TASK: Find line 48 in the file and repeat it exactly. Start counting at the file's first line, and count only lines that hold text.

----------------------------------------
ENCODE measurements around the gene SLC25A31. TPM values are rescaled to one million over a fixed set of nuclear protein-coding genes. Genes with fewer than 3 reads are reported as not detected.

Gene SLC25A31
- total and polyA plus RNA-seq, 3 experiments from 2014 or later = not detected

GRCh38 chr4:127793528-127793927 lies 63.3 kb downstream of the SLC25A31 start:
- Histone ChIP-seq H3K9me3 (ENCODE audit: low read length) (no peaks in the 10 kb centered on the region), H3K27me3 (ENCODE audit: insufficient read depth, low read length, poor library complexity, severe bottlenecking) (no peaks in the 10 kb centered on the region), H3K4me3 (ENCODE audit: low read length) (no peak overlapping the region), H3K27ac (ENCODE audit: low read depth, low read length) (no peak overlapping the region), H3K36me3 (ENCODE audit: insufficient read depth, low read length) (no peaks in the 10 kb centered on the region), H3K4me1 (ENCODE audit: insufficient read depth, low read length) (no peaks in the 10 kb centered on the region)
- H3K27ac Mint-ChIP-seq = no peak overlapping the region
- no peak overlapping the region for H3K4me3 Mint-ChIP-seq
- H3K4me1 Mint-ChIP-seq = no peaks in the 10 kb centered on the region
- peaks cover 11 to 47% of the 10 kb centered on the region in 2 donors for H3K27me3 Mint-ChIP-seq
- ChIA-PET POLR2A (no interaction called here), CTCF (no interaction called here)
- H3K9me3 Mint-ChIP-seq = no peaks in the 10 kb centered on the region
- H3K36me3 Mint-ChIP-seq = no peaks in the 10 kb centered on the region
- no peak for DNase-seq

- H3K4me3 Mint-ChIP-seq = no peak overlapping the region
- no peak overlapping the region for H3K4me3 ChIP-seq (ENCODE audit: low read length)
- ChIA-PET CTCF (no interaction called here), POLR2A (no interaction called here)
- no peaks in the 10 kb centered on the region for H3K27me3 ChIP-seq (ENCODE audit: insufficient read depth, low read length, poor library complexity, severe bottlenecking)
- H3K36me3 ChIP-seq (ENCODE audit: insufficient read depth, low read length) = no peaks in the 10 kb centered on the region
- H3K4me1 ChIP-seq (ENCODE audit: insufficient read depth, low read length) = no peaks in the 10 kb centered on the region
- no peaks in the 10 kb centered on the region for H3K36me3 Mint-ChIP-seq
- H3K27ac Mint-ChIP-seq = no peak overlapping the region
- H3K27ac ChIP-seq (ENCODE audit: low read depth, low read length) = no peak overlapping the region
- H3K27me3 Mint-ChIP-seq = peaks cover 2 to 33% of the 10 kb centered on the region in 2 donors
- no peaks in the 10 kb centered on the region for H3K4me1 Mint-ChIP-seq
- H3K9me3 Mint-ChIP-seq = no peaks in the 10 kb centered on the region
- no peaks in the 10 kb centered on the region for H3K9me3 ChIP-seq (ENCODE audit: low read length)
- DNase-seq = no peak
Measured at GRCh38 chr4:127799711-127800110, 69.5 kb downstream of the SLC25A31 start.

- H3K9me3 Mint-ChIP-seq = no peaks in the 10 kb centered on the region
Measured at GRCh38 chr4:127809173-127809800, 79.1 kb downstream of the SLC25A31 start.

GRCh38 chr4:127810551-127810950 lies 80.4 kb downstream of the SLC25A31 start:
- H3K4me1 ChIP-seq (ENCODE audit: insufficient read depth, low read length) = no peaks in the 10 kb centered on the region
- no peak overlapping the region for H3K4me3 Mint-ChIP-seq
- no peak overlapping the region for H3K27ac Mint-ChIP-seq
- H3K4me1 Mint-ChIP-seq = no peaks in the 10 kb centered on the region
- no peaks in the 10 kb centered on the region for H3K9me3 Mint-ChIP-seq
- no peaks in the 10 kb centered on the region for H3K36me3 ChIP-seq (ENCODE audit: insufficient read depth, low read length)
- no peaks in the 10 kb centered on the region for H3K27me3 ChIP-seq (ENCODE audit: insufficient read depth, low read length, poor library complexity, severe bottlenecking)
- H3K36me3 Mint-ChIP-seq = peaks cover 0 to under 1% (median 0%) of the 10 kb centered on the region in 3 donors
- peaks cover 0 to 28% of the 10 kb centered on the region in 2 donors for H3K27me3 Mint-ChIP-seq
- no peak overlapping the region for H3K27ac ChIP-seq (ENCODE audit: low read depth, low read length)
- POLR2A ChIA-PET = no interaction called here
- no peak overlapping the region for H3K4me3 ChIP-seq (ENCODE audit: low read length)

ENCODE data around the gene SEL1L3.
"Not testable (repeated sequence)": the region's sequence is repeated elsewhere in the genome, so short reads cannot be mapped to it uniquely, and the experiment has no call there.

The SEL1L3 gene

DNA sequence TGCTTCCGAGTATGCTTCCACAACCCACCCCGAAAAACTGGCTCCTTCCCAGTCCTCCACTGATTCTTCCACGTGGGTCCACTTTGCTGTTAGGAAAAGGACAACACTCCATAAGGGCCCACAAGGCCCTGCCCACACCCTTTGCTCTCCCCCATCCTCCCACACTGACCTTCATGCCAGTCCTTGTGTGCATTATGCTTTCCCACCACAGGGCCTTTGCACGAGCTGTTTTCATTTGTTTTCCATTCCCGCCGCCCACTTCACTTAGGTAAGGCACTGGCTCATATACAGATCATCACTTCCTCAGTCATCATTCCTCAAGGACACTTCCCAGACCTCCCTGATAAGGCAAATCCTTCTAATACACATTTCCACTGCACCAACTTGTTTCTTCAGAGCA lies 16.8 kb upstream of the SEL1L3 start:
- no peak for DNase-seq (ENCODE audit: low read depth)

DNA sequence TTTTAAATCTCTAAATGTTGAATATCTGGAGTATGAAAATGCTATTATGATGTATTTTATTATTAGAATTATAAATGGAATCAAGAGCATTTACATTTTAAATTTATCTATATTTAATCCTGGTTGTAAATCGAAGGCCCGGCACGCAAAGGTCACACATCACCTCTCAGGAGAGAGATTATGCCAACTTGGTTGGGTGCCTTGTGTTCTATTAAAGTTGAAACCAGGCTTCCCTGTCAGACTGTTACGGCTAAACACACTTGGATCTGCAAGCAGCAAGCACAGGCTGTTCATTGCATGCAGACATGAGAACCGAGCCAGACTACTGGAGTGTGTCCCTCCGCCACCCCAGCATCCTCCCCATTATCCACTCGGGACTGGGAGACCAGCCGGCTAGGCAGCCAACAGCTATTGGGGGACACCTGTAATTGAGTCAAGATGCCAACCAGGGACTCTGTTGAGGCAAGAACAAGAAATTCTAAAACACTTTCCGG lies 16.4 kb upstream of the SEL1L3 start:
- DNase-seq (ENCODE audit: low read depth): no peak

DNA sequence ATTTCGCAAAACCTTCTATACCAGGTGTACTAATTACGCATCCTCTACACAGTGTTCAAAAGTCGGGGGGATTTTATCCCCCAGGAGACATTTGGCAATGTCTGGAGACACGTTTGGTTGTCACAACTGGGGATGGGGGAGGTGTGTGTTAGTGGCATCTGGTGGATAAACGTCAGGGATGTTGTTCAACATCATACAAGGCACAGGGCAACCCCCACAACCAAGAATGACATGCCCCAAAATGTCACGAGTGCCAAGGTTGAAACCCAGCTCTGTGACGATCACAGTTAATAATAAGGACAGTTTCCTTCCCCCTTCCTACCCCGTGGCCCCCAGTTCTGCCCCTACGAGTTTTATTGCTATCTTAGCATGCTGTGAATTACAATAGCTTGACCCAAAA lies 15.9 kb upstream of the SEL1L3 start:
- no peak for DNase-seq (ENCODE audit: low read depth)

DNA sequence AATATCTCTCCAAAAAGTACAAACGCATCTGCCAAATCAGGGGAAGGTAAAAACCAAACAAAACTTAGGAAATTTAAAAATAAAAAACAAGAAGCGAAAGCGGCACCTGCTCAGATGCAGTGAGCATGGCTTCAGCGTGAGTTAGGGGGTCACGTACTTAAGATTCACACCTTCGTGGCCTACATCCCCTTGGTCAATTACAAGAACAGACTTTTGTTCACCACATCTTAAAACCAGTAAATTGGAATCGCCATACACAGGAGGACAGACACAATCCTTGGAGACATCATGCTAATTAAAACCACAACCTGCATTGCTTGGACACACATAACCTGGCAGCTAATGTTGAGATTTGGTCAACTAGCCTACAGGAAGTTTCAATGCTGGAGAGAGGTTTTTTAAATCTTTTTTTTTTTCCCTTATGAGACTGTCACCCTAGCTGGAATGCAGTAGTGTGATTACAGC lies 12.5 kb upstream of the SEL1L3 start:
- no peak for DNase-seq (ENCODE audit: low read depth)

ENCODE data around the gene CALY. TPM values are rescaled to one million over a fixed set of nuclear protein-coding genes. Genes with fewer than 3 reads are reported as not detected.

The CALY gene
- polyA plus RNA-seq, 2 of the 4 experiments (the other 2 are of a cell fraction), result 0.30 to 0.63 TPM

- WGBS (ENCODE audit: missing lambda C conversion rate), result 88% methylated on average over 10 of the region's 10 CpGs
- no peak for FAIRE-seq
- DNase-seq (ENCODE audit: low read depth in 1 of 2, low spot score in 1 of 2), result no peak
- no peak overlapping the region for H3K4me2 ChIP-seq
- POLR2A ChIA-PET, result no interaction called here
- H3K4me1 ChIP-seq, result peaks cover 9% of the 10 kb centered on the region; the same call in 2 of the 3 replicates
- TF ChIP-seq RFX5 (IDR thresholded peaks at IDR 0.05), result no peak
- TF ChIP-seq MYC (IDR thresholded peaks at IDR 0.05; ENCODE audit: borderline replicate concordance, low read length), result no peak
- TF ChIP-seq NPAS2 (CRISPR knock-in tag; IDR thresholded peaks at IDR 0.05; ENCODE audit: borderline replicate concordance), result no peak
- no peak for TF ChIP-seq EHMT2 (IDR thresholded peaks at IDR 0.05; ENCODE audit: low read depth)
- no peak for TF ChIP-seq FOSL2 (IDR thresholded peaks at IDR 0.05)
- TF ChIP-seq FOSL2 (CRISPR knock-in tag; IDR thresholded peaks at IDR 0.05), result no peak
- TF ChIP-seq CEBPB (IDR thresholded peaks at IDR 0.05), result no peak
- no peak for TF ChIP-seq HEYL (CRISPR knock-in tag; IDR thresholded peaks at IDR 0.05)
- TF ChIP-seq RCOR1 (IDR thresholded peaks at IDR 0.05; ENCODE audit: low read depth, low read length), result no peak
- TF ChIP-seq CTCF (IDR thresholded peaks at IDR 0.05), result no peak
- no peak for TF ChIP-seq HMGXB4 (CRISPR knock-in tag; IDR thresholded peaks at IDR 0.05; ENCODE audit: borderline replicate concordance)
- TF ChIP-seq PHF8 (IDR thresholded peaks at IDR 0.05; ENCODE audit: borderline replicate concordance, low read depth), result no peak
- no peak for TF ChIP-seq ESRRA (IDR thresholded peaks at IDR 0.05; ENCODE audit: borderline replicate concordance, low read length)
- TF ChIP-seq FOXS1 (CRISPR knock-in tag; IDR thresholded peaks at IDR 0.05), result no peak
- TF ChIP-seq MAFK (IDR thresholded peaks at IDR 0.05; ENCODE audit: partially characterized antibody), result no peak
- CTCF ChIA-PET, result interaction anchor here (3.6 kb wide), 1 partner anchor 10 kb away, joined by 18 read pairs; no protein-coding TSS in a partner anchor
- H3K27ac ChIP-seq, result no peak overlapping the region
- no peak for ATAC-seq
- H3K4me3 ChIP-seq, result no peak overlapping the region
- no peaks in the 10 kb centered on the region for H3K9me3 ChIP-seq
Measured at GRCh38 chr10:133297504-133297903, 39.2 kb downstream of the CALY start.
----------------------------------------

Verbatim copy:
- no peak for DNase-seq (ENCODE audit: low read depth)